June 24th, 2020
If you caught my last post, you’ll know that it was all about colour. (If you didn’t, you can check it out HERE.) Today, because so many women struggle with it, is all about combing patterns and prints. So if you’ve ever wanted to know how to do it, or have been too afraid to try, fear no more. Here are a few options, tips and considerations for how to combine patterns and prints like a pro.
(If you’ve completed my eCourse The 6 Week Style Transformation, you’ll recognize all of this from Module 4. Just think of it as a little refresh.)
PATTERNS VS PRINTS
Before we get too far ahead of ourselves, let’s just start with the basics.
A pattern is typically a repeating geometric design (like plaid, stripes or even polka dots).
A print is less organized (like florals, paisley or something completely abstract).
The simplest way to introduce a pattern or print into your clothing, is to choose one piece (either a top or bottom) with a pattern or print and pair it with a solid colour. If you’re not sure which solid colour to choose, pull one from the pattern or print.
Here we have an example of a pattern with a solid. Pretty simple really – all you need to do is pull a colour from the patterned sweater for the solid colour pant. I’ve shown the option of a bright red pant or a more subtle navy.
The second option is to pair two different patterns or two different prints together.
Below are two sets of patterns paired together. One set on the left and one set on the right. The example on the left shows a striped sweater with a polka dot skirt – both in similar colourways. Stripes with dots are always a pretty safe way to combine patterns.
The combination on the right is a little more daring in that the patterned sweater pulls some colours from the geometrically patterned skirt, but they aren’t an exact match. And the tiger pattern itself is a little bolder.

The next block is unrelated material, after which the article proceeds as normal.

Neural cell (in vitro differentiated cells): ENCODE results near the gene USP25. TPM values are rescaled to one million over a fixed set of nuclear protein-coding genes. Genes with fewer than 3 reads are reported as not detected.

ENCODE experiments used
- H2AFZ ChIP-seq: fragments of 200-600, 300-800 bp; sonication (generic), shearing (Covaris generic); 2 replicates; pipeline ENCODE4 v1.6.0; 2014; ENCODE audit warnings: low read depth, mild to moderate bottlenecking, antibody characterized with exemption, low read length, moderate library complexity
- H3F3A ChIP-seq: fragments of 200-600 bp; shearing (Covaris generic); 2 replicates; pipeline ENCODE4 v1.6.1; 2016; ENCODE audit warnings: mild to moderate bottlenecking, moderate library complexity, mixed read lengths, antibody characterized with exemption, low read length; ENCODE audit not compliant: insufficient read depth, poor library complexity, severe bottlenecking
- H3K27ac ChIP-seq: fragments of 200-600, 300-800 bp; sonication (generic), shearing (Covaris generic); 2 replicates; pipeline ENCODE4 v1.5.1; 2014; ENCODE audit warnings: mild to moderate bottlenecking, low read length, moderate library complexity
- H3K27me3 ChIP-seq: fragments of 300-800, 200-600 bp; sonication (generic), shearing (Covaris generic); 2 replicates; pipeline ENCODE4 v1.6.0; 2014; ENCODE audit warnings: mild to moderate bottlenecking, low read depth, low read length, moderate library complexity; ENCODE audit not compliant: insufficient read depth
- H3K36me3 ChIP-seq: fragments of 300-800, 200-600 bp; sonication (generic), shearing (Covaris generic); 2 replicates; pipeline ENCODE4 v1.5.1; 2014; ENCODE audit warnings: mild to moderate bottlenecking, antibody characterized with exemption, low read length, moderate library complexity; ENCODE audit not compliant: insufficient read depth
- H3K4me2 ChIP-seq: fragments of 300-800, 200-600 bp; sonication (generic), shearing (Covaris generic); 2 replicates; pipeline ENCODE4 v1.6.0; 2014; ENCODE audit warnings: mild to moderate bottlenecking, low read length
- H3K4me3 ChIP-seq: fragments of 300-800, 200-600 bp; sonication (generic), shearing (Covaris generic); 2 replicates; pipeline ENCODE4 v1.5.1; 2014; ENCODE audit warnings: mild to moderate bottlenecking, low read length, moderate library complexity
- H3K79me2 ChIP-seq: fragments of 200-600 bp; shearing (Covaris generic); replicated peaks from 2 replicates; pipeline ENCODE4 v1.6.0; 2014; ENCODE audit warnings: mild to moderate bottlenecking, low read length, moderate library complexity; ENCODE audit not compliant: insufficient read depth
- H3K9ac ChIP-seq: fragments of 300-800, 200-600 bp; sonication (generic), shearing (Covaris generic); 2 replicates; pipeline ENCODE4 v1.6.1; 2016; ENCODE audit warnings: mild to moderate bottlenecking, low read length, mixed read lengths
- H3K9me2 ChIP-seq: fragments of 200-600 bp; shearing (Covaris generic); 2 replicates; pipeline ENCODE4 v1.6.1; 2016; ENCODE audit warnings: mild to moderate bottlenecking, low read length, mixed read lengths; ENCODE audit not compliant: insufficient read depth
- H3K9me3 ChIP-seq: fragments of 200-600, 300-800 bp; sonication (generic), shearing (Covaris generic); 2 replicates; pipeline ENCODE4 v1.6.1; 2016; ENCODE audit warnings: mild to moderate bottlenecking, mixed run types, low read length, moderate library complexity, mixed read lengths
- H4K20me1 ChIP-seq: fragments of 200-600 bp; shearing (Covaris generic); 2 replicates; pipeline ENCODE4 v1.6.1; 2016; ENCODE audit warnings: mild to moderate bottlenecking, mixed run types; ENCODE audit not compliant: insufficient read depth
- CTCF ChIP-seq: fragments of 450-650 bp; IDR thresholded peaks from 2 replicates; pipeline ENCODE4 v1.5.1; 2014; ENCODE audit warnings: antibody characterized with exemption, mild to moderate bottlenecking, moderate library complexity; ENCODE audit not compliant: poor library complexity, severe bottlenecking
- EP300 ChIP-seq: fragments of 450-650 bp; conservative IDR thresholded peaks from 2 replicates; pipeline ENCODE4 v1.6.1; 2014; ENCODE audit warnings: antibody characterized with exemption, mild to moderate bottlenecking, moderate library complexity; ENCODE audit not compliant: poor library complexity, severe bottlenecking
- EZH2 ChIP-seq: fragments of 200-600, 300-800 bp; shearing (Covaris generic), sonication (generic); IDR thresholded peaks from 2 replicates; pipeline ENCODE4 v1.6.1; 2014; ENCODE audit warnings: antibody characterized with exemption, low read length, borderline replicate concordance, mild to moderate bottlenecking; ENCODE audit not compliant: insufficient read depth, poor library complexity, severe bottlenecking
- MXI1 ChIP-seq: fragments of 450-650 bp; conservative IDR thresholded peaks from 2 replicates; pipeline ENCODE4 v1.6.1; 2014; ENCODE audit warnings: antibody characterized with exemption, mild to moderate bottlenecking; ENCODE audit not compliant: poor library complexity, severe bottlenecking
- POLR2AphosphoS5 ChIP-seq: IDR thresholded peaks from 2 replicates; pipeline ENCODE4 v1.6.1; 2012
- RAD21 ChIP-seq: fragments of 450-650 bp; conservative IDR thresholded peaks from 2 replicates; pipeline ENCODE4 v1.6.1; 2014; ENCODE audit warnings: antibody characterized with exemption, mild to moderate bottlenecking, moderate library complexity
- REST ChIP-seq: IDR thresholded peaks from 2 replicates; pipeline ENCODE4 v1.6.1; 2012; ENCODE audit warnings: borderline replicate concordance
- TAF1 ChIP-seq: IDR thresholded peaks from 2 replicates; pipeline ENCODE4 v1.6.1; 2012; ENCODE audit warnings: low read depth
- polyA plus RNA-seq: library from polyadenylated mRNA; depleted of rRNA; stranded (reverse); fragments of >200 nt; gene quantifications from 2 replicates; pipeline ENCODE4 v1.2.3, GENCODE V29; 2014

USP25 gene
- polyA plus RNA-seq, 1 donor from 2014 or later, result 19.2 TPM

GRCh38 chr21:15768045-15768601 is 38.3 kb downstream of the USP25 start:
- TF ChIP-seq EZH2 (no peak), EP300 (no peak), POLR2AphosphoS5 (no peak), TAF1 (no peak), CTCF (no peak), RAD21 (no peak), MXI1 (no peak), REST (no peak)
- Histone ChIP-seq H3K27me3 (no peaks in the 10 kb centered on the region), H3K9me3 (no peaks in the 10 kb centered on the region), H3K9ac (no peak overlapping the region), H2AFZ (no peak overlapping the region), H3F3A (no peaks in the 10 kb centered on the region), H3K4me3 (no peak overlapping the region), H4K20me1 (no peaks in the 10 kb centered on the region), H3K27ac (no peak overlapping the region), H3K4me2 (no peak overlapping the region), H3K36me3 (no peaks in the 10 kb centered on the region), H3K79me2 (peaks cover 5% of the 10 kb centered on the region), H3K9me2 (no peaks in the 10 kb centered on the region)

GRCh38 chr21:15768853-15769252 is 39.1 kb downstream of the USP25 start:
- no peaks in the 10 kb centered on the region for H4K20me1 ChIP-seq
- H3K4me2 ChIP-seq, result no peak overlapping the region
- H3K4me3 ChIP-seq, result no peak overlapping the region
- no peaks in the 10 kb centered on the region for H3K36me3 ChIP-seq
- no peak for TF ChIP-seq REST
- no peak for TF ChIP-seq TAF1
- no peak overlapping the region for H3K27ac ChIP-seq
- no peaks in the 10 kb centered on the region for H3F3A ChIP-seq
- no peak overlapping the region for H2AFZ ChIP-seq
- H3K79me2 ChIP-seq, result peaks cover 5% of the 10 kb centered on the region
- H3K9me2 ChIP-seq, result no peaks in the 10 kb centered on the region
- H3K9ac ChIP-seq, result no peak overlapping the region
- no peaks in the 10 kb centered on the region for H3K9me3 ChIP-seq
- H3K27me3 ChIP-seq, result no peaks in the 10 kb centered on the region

Notice on both examples that one pattern is larger than its accompanying piece. Always nice to play with scale when combining patterns and/or prints.
In the example below, we have two sets of prints paired together. Once again, colourways are similar and scale of prints varies from top to bottom. In both examples, the pants have larger prints than the tops – which is often easier to pull off.
The third option is to pair a pattern with a print.
Below are two sets of patterns combined with prints. Similar colourways and varying scales with each set. Keeping the colourways consistent isn’t necessary, however it’s easier to pull off when you’re not sure how to combine different colours. (Although after my last post, you should have a pretty good idea.) And while varying the size of prints or patterns also isn’t necessary, it’s easier on the eye and keeps the outfit from becoming too busy.
Tip 1: Look for a common element (such as style, colour or detail)
Tip 2: Choose patterns or prints that contrast but complement each other (florals with stripes, stripes with dots)
Tip 3: Choose patterns or prints of a different size (large vs small)
Finally, here are a few things to consider:
1. Generally speaking, it’s suggested that petite women should wear smaller patterns and prints (smaller than your fist) and taller women can get away with wearing larger ones. Overly large patterns and prints on a small frame can make you look smaller and small patterns and prints on a larger frame can look insignificant. Now this is a general rule of thumb, and as we know, rules are meant to be broken, so the choice, of course, is always yours.
2. If you’re wearing patterns that have a visible vertical or horizontal direction or if you’re wearing stripes, remember to keep your proportions in mind. If you have wide hips or a very full bust, and want to detract from them, opt for vertical stripes or patterns to elongate. If you have a boyish figure or narrow frame, and want to create some visual width, opt for horizontal stripes or patterns. It all just depends on your goals and what effect you’re trying to create.
3. Consider the colours of your patterns and prints and their effect on your overall appearance and the statement you want to make. Tone on tone patterns and prints are less obvious, while multicoloured ones are typically more attention grabbing and will make you stand out. Decide on which you’d prefer before picking your base.
4. If you’re wearing a pattern, print or a combination, let it be the star of the show. Make sure that nothing else you wear competes with it.
That, my friend, is how to combine patterns and prints like a pro.
And if you haven’t already taken part in my eCourse The 6 Week Style Transformation, it’s not to late to get started. This learn from home program is chock full of useful tips, information and how-to’s that’ll help you transform your style in no time. Click HERE for more info.